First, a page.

Solar balloons detect strange noises in Earth's stratosphere

Eavesdropping on the skies, researchers from Sandia National Laboratories in New Mexico have discovered mysterious sounds in Earth's stratosphere using giant solar-powered balloons. The balloons carried infrasound recorders up to 70,000 feet and captured sounds like thunder, ocean waves colliding, propeller aircraft, city sounds, suborbital rocket launches, earthquakes, and several unidentified noises. Daniel Bowman, the principal scientist at Sandia National Laboratories, said that some of the mysterious infrasound signals occur a few times per hour during flights, but their source remains unknown.


[Bowman] proposed attaching infrasound recorders to balloons to record the sounds of volcanoes. But then he and his adviser Jonathan Lees of the University of North Carolina, Chapel Hill, "realized that no one had tried to put microphones on stratospheric balloons for half a century, so we pivoted to exploring what this new platform could do," Bowman said. Lees is a professor of Earth, marine and environmental sciences who researches seismology and volcanology.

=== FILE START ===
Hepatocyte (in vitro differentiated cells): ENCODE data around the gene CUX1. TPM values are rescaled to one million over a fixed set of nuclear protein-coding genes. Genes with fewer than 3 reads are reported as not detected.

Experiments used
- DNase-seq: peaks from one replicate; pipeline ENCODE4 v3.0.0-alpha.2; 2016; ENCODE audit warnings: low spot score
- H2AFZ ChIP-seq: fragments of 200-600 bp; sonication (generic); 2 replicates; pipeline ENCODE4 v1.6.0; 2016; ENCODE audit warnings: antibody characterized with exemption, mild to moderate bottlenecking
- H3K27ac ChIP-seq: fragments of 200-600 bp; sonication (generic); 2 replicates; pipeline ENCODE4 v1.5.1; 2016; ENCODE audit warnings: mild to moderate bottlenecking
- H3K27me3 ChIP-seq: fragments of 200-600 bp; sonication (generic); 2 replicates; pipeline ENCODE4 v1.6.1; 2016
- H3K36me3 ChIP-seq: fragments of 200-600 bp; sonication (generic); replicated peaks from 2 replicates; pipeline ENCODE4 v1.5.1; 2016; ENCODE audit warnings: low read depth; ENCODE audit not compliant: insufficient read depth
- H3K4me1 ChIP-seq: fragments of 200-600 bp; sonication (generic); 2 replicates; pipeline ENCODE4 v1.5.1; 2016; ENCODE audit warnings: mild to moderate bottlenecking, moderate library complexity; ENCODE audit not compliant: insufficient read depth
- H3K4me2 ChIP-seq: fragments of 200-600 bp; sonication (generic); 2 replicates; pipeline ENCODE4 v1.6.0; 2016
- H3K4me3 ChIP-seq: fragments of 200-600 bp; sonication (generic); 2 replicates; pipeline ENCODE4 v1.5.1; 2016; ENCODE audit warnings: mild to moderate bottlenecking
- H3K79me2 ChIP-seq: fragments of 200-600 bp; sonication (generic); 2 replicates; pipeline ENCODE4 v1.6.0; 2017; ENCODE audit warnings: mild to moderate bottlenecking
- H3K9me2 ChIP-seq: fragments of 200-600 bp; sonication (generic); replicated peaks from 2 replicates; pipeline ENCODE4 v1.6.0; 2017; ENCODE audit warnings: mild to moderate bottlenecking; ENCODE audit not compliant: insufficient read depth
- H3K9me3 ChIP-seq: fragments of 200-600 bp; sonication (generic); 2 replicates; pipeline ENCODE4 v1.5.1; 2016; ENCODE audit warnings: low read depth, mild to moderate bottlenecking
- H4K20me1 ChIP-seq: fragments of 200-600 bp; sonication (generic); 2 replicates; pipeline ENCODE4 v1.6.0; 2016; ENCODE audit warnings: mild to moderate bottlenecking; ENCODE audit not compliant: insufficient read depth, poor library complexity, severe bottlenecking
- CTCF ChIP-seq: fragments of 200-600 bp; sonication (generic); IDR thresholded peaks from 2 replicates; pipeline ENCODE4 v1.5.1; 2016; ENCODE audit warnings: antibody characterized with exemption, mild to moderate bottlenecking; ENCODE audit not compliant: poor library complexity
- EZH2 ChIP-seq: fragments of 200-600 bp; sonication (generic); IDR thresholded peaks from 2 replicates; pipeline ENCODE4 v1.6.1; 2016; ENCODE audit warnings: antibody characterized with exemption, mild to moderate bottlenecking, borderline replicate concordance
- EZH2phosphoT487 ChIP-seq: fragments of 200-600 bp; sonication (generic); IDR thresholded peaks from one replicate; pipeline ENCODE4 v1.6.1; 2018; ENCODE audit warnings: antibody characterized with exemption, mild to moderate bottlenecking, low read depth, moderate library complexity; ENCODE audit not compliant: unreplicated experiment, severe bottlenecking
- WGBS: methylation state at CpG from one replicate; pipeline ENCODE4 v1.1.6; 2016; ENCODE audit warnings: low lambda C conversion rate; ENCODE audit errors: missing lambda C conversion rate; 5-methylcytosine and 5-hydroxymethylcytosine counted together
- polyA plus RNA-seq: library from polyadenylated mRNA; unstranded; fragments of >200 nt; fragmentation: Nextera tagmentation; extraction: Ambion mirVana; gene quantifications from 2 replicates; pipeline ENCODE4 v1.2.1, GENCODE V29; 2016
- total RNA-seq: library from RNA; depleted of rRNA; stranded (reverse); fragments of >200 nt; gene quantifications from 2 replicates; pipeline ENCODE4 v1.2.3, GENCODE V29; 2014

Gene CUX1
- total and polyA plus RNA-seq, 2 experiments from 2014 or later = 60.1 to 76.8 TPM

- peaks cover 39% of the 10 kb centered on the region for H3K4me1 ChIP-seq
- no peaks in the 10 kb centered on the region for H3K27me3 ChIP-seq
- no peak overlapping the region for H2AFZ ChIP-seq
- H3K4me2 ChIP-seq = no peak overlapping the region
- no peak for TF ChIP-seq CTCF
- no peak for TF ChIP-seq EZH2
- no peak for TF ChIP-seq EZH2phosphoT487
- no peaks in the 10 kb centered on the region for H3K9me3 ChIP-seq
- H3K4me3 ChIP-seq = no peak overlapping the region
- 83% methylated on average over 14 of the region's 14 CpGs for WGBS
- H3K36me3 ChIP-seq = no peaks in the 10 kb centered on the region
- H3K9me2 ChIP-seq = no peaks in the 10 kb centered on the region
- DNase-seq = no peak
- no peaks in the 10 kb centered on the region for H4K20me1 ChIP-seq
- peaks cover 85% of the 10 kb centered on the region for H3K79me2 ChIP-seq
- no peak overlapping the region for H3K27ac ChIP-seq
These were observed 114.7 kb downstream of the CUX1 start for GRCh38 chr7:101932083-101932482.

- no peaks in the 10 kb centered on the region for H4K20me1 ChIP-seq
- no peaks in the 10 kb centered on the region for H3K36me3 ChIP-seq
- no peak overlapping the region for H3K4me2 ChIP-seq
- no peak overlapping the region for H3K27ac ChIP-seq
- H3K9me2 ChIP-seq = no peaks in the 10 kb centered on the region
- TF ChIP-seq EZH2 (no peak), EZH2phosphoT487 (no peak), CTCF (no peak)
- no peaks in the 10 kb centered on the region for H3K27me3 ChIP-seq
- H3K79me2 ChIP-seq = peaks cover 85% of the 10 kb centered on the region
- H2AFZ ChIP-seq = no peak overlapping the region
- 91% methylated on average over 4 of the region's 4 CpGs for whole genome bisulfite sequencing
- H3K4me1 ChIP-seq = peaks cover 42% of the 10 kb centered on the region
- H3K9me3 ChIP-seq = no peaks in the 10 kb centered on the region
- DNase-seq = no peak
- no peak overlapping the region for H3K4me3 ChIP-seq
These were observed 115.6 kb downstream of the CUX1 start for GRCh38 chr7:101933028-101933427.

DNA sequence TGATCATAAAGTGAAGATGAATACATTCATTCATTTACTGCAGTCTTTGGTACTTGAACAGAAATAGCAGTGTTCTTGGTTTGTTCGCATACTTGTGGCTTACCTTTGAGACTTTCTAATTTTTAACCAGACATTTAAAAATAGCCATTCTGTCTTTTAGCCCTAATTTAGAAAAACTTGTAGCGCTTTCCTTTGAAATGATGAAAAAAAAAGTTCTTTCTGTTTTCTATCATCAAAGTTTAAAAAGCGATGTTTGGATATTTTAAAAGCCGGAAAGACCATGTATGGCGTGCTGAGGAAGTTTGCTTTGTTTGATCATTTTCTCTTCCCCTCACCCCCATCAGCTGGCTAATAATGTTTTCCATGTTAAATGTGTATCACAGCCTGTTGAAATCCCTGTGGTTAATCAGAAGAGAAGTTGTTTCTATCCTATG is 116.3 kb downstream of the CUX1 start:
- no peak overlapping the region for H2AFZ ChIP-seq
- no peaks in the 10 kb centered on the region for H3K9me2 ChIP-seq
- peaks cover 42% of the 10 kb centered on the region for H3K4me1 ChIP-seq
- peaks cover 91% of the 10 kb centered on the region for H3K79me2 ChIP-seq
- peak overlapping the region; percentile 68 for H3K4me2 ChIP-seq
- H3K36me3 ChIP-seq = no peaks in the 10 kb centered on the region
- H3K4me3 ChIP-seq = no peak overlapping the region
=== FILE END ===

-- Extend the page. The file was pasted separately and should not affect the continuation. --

A recording shared by Bowman from a NASA balloon that circled Antarctica contains infrasound of colliding ocean waves, which sounds like continual sighing. But other crackles and rustling have unknown origins.

In the stratosphere, "there are mysterious infrasound signals that occur a few times per hour on some flights, but the source of these is completely unknown," Bowman said.